The effects of early bilingualism on language learning aptitude
MetadataShow full item record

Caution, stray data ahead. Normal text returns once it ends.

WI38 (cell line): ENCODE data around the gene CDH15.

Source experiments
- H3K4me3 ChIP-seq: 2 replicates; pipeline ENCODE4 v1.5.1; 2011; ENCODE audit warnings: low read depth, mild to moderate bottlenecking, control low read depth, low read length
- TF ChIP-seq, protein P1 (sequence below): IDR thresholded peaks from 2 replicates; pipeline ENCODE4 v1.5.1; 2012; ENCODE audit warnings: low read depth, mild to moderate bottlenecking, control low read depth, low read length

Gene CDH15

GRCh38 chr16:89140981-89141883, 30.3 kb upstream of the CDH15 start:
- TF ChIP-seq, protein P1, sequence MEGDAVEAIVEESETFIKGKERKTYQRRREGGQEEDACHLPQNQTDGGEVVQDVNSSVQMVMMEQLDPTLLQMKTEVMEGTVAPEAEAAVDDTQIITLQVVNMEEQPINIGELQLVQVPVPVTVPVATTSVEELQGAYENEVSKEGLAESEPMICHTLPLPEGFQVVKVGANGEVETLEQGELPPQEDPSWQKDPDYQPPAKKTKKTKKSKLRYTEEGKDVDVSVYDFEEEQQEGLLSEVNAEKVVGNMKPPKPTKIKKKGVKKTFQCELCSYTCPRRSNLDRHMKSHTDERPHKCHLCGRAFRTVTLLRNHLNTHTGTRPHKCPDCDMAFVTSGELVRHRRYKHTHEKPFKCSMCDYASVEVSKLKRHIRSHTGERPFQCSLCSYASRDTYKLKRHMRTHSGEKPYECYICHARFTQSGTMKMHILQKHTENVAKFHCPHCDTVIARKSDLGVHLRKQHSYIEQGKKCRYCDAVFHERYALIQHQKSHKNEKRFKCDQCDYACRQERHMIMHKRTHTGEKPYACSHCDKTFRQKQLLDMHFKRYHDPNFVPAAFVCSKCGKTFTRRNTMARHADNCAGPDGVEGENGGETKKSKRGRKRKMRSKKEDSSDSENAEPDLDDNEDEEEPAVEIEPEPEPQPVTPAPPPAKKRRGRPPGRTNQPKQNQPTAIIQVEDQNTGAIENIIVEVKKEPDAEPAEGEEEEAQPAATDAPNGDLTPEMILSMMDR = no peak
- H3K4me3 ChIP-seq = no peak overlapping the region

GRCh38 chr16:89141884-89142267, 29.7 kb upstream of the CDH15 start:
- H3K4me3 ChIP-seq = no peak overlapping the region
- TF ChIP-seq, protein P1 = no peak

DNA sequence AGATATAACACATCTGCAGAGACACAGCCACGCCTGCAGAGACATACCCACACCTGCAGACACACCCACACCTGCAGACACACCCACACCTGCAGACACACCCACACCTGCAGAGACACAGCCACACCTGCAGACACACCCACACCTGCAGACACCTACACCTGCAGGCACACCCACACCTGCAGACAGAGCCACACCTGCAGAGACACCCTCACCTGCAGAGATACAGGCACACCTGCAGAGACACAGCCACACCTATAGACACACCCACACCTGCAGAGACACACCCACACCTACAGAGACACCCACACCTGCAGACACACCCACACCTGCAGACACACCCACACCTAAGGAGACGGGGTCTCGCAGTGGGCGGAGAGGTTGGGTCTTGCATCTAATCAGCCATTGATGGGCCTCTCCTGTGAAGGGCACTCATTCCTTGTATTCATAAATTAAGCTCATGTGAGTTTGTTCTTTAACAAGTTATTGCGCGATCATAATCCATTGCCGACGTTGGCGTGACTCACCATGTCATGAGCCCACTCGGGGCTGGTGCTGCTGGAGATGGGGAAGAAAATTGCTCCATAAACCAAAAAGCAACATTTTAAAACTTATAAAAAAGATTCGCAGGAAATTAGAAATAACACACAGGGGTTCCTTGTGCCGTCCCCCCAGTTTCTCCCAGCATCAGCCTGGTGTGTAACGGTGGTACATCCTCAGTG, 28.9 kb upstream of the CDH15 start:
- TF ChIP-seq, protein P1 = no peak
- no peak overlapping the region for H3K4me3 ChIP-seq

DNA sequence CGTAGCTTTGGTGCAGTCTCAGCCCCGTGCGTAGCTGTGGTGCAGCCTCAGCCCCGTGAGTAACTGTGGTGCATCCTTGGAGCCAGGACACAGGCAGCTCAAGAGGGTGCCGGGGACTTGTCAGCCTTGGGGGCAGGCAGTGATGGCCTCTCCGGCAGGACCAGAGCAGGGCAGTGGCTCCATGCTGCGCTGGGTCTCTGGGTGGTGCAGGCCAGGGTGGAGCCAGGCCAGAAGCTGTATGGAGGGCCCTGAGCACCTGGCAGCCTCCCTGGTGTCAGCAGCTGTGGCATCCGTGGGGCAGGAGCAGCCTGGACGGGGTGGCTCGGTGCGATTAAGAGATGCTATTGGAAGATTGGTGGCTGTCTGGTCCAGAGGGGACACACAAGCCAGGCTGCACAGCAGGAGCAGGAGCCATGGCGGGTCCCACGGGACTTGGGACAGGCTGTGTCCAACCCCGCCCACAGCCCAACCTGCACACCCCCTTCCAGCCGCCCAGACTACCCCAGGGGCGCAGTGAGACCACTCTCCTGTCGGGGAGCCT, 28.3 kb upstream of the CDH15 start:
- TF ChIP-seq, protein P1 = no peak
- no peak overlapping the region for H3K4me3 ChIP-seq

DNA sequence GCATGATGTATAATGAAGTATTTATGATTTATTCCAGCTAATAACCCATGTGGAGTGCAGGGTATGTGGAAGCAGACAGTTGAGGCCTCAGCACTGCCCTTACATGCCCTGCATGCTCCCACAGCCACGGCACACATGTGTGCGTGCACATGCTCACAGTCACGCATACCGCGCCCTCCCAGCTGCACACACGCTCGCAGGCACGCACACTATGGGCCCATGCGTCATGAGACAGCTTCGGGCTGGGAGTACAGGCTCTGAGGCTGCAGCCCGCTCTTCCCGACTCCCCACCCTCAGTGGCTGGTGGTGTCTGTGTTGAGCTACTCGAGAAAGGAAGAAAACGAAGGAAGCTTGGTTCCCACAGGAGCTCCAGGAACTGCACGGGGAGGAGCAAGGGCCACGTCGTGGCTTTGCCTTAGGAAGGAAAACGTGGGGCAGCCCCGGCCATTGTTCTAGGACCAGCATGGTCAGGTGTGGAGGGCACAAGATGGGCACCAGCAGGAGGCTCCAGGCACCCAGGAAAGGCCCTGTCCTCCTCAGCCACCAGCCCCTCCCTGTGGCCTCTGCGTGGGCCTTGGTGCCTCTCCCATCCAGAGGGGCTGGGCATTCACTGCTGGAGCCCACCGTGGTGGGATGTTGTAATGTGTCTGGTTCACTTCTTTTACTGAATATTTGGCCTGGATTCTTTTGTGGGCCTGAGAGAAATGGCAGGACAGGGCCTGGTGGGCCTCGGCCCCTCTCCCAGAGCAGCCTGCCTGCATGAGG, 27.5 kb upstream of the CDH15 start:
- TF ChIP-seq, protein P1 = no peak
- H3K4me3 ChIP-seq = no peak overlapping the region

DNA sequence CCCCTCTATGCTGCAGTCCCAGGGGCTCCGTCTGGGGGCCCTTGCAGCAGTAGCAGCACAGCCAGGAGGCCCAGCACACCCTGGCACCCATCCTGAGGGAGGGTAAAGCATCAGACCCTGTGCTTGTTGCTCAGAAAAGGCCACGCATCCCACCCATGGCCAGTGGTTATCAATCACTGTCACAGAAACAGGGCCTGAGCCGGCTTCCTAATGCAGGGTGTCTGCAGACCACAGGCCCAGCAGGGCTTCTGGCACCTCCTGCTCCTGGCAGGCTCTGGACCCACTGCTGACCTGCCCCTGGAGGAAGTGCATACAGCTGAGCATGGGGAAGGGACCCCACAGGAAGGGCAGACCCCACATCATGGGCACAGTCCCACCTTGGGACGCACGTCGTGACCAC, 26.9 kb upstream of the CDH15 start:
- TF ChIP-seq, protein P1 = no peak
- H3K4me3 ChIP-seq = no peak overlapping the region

This investigation was undertaken to determine the effects of early bilingualism on language learning aptitude. The 164 (83 monolingual and 81 bilingual) participating subjects were fourth and fifth graders ranging in age from 9.2 to 14.3 years. All the subjects were given the Raven Standard Progressive Matrices, three subtests from the Pimsleur Language Aptitude Battery, and two from the Modern Language Aptitude Test. The Peabody Picture Vocabulary Test-Revised (PPVT) and the Barnell Loft's Using the Context were adapted for both groups. In addition, an adaptation of the Spanish version of the Peabody, Test de Vocabulario en Imagenes Peabody (TVIP) and La Prueba Riverside de Realizacion en Espanol were administered to the bilingual youngsters. Standardized math, reading and other achievement test scores, supplied by respective school administrators, were also used. These tests included the Metropolitan Achievement Math Test and the Degrees of Reading Power Test for the public school students, and the Comprehensive Test of Basic Skills academic achievement test for parochial school students. The results of t tests and one-way ANOVAs did not support the hypothesis that the learning of two languages in early childhood enhances language learning aptitude, even after the subjects were further matched on age, grade, sex and parent education (38 monolinguals and 38 bilinguals). A comparison of the PPVT and TVIP scores revealed that the unmatched and matched bilingual subjects were unbalanced or subtractive bilinguals. It was concluded that the degree of bilingualism was a contributing factor to the results of this investigation. Different factors contributing to subtractive bilingualism were explored.